## STUDY AREA

*et al.*2021). The geological structure is monoclinal, with Paleozoic Cambrian and Ordovician carbonate strata as the main body. In the north, the Quaternary strata in front of the mountains conceal the Ordovician strata that connect with the Yanshanian igneous rocks (Zhu

*et al.*2017). After atmospheric precipitation recharge in the southern limestone distribution area, karst water migrated from south to north along the strata and was blocked and enriched by magmatic rocks. The karst water was exposed in the form of springs in the suitable terrain and favorable structural parts (Xing

*et al.*2017). There are 118 springs in an area of 2.6 km

^{2}, which are divided into the Baotu, Zhenzhu, Wulongtan, and Heihu spring groups (Zhu

*et al.*2020). The principal aquifer comprises Cambrian dolomite and dolomitic limestone. Under natural conditions, spring water is the primary drainage form of the karstic system. From 1972 to 2003, spring water was intermittently cut off due to excessive groundwater exploitation. Since 2003, measures such as artificial replenishment and groundwater source closure have been implemented, and artificial source replenishment during the dry season has been conducted in the limestone of Zhangxia Formation underlying the Yufu River and the Quanlu River with time (Xing

*et al.*2018).

## MATERIALS AND METHODS

### Data collection

Considering the spring water exposure position and the difficulty of sampling, this paper takes the Baotu spring, Heihu spring, Wangfuchizi, and Tanxi spring as representatives of the Baotu, Heihu, Zhenzhu, and Wulongtan spring groups, respectively, to obtain conductivity data. The spring water level data were recorded by a wireless telemetry water level meter at intervals of 1 day with an accuracy of ±1 mm. The spring water EC was measured once a week in the field using an *in situ* Aqua TROLL600 multiparameter detector made in the USA, and the EC precision was ±0.1 μS cm^{−1}. After the measurement, through the VuSit™ mobile phone application, monitoring logs and data files were established and summarized in the mobile device to facilitate later download. Due to instrument failure and other reasons, to ensure the continuity of data, this paper collected and collated water level and conductivity data from 2013 to 2020 as the research object. The daily precipitation data (2013–2020) were obtained from 19 rain stations (Figure 1).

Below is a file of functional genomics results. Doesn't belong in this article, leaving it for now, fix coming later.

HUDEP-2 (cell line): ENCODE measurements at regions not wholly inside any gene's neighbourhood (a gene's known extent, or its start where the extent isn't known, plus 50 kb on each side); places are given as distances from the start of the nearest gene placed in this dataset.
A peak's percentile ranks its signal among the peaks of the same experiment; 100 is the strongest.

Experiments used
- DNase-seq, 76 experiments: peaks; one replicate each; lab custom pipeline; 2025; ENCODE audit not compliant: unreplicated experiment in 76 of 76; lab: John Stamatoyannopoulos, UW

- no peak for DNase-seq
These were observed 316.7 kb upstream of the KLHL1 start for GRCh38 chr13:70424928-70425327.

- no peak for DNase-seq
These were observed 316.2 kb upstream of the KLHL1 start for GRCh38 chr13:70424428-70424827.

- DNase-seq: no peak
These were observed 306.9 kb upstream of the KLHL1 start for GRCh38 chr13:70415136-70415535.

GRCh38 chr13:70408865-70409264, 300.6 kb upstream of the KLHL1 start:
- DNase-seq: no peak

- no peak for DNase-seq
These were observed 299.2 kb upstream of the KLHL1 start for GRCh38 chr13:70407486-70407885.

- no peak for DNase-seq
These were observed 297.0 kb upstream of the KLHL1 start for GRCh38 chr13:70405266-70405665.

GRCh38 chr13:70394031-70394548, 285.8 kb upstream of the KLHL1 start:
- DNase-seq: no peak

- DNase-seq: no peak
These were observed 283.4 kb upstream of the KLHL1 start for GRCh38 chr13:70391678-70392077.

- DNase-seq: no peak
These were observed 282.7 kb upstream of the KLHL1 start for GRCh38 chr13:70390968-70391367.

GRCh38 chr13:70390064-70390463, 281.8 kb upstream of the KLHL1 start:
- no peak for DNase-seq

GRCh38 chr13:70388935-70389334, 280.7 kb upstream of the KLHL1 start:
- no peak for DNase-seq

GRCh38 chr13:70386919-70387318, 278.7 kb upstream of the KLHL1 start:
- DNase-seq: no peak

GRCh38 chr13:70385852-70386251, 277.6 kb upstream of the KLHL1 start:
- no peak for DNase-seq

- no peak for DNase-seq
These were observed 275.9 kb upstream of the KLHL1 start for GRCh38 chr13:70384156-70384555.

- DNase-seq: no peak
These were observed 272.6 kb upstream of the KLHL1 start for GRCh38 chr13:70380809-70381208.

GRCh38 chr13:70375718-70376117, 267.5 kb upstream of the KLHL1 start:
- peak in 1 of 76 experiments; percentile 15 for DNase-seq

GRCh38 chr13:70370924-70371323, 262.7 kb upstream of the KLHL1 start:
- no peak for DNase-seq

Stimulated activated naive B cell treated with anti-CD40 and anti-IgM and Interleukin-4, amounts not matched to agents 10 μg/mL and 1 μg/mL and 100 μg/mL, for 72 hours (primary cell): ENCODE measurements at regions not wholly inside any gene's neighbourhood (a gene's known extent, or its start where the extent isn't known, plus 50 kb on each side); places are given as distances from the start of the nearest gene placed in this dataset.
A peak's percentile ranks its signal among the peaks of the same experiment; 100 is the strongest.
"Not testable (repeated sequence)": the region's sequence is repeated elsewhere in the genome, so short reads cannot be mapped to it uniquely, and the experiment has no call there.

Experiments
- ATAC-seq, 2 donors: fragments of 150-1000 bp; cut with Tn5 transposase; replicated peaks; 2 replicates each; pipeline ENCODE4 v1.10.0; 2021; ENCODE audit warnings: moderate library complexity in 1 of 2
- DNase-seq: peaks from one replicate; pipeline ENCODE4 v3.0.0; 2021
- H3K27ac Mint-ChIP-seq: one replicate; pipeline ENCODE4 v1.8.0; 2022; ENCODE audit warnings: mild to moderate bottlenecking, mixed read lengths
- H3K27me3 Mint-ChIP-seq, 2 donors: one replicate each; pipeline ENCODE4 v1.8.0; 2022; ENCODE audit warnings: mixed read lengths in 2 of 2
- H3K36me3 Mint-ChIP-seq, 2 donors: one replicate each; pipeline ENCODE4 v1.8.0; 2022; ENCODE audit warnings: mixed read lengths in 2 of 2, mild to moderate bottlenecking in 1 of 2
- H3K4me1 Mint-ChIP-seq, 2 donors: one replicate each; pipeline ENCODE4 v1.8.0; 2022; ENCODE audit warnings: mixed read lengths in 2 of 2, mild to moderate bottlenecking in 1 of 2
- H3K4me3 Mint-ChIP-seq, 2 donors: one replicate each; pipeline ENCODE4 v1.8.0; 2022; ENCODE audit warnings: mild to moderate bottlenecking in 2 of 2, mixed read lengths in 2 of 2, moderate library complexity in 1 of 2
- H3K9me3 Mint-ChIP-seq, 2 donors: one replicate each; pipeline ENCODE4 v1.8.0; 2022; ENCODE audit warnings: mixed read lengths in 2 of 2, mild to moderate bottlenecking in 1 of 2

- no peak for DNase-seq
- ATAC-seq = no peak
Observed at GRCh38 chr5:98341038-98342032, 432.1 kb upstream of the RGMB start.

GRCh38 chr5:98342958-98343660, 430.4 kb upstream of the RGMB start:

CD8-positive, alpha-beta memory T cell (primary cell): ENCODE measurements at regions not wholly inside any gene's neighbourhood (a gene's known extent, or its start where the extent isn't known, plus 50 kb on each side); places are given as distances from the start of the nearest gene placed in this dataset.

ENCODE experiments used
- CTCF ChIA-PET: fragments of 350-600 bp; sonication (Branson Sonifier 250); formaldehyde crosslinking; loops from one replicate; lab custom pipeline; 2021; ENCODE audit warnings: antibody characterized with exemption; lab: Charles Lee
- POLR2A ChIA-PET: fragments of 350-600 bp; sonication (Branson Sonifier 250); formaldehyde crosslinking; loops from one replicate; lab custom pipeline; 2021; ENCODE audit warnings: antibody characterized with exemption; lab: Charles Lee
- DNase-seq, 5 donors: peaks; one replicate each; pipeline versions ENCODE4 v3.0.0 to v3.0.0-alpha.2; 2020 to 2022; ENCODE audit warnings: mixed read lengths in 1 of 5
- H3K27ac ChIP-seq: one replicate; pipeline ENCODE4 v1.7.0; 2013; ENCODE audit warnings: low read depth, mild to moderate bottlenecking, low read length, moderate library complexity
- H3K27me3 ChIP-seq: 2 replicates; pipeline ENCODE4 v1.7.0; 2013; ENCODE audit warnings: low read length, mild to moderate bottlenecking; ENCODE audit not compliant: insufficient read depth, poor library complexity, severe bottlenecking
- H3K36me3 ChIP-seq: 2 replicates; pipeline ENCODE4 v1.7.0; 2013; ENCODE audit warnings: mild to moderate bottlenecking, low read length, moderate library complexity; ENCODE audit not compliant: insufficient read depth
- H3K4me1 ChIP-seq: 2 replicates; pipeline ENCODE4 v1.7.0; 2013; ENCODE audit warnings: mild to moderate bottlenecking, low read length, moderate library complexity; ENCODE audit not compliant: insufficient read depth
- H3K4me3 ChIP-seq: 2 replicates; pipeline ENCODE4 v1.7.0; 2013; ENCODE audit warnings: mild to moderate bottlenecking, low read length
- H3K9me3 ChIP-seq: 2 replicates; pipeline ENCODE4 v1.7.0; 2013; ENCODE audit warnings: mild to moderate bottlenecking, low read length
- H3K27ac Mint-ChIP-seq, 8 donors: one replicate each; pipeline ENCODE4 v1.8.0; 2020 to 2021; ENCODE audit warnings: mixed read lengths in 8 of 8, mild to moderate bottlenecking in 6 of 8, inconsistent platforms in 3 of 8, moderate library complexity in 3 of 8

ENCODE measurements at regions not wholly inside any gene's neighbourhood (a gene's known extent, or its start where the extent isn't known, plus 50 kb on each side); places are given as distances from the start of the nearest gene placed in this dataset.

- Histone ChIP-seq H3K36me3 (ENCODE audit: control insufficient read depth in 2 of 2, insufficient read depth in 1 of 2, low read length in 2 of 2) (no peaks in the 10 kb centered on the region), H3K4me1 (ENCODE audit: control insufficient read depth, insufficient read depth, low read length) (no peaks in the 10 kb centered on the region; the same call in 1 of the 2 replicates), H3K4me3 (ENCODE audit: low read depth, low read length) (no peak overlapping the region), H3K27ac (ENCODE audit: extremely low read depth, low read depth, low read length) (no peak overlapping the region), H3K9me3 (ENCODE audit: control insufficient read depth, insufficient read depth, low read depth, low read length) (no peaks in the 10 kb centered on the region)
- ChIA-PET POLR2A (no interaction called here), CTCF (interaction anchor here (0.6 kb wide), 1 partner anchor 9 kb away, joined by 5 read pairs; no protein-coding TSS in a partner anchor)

### ITD method

*et al.*2021). An operator